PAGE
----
When I first met Philip Metres, I was surprised by the ease with which he spoke of Abu Ghraib Arias, his heart-wrenching book of poems and winner of this year’s Arab American Book award for poetry. In the hours I spent listening to his experiences writing the book, however, I realized that this ease sprung […]

Read More

A Firsthand Account of the Demise of the Toaster in Commons, or: What Really Happened

The culprit was asked for their account of the incident and agreed to give it on the condition that their anonymity be preserved. Said culprit will be referred to by the grammatically, though not politically, correct “he.” Any objections should be directed to the editors of The Quest. While the event occurred on Oct. 24, […]

Read More

Mongol Invasion Victory in the SU

“INVASION” read the signs hung all about campus the week before Friday, November 9. At 7 PM that evening, about a hundred students gathered in the SU to celebrate Mongol customs, courtesy of a combined effort from the Chinese and Russian houses. In the first hour alone, the attendees ate an entire roast pig, hung […]

Read More

“Salvation is just words too”: A Reading of As I Lay Dying

“Darl. Darl. Darl,” Lauren Nelson’s voice repeats as she stands on the altar in the chapel, dressed all in black, with glass encased tea candles burning down on the table beside her and Jimmy Curry IV, also all in black, looking on; it is a wake for Addie Bundren. Curry and Nelson, both freshmen, are […]

Read More

Housing Justice Movement Sees Dedicated Local Support

Reedies, high school students, and other citizens of Portland were recently pepper-sprayed in two different protests addressing flaws in the US economic system. The students asked not to be named, due to potential legal action from the law enforcement. According to the press releases from the Multnomah County Sheriff’s Office, in both instances the police […]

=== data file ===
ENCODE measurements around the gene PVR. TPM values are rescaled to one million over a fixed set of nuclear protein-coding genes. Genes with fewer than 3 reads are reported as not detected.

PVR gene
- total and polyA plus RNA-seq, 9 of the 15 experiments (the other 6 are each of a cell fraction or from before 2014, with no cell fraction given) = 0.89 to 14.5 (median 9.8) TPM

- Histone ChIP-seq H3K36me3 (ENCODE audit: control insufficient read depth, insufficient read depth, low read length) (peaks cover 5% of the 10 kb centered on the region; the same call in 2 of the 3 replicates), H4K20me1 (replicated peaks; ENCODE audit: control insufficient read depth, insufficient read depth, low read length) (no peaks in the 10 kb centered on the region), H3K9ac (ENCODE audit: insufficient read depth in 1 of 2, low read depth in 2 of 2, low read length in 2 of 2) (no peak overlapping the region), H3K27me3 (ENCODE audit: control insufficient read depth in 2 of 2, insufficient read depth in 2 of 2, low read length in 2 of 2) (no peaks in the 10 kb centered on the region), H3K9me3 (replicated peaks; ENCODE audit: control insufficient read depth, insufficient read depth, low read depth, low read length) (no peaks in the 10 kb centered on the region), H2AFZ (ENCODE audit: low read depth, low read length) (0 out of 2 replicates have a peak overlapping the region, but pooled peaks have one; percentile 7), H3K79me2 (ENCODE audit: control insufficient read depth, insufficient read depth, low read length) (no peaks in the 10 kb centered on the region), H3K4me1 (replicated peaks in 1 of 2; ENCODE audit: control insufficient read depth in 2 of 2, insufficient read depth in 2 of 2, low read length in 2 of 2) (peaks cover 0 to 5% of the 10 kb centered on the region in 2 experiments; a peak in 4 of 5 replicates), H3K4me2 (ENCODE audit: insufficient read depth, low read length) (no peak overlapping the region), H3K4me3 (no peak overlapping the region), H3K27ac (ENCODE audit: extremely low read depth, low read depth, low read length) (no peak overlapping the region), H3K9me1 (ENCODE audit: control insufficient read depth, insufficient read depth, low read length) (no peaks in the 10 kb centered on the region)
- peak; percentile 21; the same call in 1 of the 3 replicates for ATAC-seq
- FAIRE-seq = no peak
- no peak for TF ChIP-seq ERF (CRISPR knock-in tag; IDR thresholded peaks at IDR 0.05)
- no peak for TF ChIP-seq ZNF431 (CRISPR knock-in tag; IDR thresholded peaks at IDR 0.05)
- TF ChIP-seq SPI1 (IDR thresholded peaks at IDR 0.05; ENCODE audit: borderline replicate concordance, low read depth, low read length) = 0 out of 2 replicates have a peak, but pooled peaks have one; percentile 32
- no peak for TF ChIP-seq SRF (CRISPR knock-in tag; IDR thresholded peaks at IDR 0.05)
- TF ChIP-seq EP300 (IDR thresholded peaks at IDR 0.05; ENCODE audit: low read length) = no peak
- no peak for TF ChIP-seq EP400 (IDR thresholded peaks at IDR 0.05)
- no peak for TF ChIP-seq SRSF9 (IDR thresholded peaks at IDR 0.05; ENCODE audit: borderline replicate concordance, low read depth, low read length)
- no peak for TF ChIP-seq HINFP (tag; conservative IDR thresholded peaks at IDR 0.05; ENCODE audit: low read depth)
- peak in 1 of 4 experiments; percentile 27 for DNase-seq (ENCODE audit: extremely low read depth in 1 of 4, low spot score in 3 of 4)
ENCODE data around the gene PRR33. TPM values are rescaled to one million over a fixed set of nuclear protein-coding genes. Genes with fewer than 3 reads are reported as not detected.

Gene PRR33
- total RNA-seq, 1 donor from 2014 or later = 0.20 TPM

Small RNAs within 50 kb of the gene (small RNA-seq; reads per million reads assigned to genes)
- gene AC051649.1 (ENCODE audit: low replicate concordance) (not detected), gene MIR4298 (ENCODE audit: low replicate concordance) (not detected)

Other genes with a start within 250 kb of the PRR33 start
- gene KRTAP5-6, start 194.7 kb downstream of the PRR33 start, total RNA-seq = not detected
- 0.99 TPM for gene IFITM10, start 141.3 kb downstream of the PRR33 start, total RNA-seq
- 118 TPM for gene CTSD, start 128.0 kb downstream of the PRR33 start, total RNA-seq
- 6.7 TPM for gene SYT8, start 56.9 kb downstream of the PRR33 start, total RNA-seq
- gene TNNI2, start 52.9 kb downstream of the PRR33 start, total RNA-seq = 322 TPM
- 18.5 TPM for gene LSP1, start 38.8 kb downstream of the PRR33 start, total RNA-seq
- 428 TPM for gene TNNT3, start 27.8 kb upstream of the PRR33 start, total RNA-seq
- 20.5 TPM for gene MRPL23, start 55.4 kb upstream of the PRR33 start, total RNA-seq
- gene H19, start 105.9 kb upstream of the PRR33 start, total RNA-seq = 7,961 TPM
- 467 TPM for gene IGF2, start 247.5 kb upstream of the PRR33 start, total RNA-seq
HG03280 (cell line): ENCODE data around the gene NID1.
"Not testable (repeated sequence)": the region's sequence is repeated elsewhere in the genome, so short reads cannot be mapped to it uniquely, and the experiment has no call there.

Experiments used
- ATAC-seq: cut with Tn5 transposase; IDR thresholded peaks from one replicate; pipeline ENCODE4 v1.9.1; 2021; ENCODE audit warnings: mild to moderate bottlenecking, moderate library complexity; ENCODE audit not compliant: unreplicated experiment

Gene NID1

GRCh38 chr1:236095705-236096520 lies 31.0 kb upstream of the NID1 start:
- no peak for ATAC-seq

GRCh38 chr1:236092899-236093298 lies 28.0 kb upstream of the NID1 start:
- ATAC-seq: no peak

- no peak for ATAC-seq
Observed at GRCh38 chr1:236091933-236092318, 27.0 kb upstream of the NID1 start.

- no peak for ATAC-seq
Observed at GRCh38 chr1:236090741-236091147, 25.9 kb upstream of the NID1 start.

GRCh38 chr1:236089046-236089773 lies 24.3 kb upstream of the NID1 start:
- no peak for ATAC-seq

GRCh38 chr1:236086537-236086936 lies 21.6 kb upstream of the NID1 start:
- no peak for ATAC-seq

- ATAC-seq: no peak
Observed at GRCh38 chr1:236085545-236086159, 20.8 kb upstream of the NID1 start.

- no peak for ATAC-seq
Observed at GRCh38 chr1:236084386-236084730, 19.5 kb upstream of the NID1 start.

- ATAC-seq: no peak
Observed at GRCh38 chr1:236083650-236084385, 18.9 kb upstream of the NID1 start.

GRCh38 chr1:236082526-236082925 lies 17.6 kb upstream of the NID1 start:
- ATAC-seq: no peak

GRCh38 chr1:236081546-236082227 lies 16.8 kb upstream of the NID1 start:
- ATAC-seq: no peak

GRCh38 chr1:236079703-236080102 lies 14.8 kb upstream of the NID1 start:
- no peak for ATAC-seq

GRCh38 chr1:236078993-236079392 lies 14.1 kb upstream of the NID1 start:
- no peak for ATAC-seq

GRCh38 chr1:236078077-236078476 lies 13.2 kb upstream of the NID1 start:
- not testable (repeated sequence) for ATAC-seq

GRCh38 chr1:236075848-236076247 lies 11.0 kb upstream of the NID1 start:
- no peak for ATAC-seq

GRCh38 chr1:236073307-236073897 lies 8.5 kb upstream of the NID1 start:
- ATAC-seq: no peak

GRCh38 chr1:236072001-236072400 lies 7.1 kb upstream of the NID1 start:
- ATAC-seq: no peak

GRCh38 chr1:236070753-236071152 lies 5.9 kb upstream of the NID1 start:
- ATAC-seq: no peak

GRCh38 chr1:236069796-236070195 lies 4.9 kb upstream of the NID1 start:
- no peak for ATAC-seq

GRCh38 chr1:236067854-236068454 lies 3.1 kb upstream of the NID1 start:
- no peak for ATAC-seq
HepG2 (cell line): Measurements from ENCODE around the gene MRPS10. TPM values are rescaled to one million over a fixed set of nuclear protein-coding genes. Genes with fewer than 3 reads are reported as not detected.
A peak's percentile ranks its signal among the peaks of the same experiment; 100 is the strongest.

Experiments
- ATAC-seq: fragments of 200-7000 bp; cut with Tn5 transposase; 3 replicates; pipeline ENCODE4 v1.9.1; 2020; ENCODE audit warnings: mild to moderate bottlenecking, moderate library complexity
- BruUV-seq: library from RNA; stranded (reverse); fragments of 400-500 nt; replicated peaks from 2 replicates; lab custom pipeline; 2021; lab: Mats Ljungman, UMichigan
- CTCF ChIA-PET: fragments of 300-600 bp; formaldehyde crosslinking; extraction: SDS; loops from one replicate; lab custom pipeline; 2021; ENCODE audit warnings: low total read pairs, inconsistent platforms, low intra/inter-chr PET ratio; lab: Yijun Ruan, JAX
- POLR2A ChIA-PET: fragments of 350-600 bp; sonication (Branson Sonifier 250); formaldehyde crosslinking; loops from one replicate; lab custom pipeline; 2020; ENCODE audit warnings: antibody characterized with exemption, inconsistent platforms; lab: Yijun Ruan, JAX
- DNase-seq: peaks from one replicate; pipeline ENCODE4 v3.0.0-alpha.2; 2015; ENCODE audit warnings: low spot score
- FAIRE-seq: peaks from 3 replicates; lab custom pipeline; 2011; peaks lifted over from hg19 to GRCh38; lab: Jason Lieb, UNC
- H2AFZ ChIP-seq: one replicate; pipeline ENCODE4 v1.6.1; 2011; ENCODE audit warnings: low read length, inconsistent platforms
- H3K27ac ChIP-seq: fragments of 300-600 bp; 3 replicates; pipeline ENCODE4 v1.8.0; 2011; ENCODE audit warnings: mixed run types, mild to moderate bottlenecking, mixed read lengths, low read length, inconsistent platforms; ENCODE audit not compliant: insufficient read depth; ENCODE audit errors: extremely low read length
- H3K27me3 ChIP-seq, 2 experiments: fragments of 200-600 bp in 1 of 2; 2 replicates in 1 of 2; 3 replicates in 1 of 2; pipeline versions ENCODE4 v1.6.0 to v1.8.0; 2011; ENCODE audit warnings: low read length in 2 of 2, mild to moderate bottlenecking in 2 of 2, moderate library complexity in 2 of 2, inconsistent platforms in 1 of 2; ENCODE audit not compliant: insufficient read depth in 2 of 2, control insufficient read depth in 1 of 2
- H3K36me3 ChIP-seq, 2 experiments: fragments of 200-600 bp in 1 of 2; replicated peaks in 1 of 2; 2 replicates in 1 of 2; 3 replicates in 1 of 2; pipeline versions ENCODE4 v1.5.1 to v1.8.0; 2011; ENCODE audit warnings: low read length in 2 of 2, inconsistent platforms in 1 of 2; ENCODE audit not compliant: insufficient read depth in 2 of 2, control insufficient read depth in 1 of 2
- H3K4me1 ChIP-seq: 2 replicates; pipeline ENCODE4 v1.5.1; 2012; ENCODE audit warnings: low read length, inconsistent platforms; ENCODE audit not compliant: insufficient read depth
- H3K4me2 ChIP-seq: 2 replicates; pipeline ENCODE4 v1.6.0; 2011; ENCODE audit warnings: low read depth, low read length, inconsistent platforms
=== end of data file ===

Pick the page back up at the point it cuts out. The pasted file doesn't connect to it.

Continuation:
Read More

Women’s Basketball Wins, in Spirit

The first women’s basketball game in recent memory was held last Friday, Nov. 2, in the gym. As the game against Pacific University was merely a scrimmage, official score could not be kept. However, Reed scored 4 points to Pacific’s 49 in the first half, and 9 to Pacific’s 51 in the second half. According […]

Read More

PDX Opera Presents Magnificent Don Giovanni

Looking at the barren, monochrome stage or reading a plot synopsis detailing a slew of thoughtless sexual conquest won’t make Don Giovanni look like a rich production. Going to the Portland Opera’s production this weekend will change anyone’s mind. The superficial simplicity gives the show a special power. At any given moment the morality, genre, […]

Read More

Students Celebrate Four More Years of Obama

John Iselin Election

Students camped out in Vollum Lounge on Tuesday night to watch the election unfold. It did not take long, however, for the outcome of the presidential election to be decided. At approximately 8:15 p.m. PST, the room erupted into applause. After winning Ohio, President Barack Obama won the presidency with 274 electoral votes; Romney had […]

Read More

Reed Signs $5.4 Million Energy Efficiency Contract

Reed has signed a three-year $5.4 million energy efficiency contract with Ameresco Quantum, the energy efficiency company announced Wednesday. The effort is expected to reduce the college’s energy costs by $2.7 million over the next decade and annual carbon dioxide emissions by 1,202 metric tons, an eighth of the 9,500 metric tons Reed emits annually. […]

Read More

Is Secularism an Obstacle in the Search for Truth?

Mary Poplin

Reed wears its atheism proudly, and, according to Reed’s own surveys of its incoming classes, has one of the most secular student bodies in the nation. “Radical secularism in our modern western culture is bankrupting the university,” said Mary Poplin, a professor of education at Claremont Graduate School. She went on to explain that the […]

Read More

Senate Discusses Bike Theft

Junior Andrew Watson got a bike for his birthday last April—but he didn’t get to keep it long. He says the gift was recently stolen from behind Eliot Hall, where he had locked it. He is concerned that there is not enough to prevent thieves from stealing bikes on campus. “There’s no actual impetus for […]